Public awareness of warning signs for cancer in Britain
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Background: The objective of this study was to establish the level of public awareness of warning signs for cancer in Britain.
Methods: An interview-based survey of a representative sample of the UK population was undertaken; 3693 men and women completed the interview (69% response rate). The data from this survey included demographic characteristics as well as recognition of the ‘seven warning signs for cancer’.
Findings: Results revealed that recognition of signs ranged from 81% (‘thickening or lump’; n = 2994) to 37% (‘indigestion/difficulty swallowing’; n = 1356). On average participants identified 4.2 of the signs, with only 1.6% (n = 58) identifying all seven. There were strong associations with demographic characteristics, with better recognition being associated with being female, married, higher socioeconomic status (SES), higher income, a home-owner and having more years of education.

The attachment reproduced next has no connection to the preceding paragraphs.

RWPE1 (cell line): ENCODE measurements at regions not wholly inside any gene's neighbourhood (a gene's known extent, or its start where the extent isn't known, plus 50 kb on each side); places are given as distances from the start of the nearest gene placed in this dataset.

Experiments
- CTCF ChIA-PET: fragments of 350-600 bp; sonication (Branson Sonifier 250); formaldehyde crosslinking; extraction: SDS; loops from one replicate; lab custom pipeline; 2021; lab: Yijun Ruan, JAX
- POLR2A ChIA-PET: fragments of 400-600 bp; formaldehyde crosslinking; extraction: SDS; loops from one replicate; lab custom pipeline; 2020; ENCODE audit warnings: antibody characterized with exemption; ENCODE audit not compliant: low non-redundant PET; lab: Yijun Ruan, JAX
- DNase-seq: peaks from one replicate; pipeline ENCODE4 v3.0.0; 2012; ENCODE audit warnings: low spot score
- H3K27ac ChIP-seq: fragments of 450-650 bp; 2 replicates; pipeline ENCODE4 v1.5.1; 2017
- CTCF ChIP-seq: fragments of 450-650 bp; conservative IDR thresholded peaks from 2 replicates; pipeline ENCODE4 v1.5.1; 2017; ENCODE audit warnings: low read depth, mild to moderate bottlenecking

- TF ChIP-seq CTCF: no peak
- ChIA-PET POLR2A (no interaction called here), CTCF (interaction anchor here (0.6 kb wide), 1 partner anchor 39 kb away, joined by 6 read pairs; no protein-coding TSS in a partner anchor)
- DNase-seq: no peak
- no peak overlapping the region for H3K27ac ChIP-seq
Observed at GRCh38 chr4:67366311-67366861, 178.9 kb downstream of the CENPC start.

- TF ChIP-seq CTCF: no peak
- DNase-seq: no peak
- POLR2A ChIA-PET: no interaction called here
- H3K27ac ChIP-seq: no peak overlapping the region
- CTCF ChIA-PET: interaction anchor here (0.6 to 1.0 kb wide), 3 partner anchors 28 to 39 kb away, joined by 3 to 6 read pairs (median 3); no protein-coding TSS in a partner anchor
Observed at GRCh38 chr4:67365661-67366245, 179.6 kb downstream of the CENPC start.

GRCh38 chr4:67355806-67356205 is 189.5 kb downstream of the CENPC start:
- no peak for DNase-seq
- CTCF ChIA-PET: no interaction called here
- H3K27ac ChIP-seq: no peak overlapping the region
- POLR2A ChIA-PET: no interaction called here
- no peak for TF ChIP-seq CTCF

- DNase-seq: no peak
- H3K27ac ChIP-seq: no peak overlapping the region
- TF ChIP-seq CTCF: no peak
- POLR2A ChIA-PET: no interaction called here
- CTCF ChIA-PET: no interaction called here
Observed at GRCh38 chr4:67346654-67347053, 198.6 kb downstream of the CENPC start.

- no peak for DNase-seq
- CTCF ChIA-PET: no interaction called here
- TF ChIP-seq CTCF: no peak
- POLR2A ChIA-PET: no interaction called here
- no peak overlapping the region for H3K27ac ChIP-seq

Interpretation: From these results we conclude that fewer than one in ten of the UK population can recognize seven warning signs for cancer, but the mean number recognized (4.2 signs) suggests that there is a reasonable level of public awareness. It must be cause for concern that most markers of lower SES are independently associated with poorer recognition, suggesting that public education needs to do more to narrow the inequalities in health knowledge.
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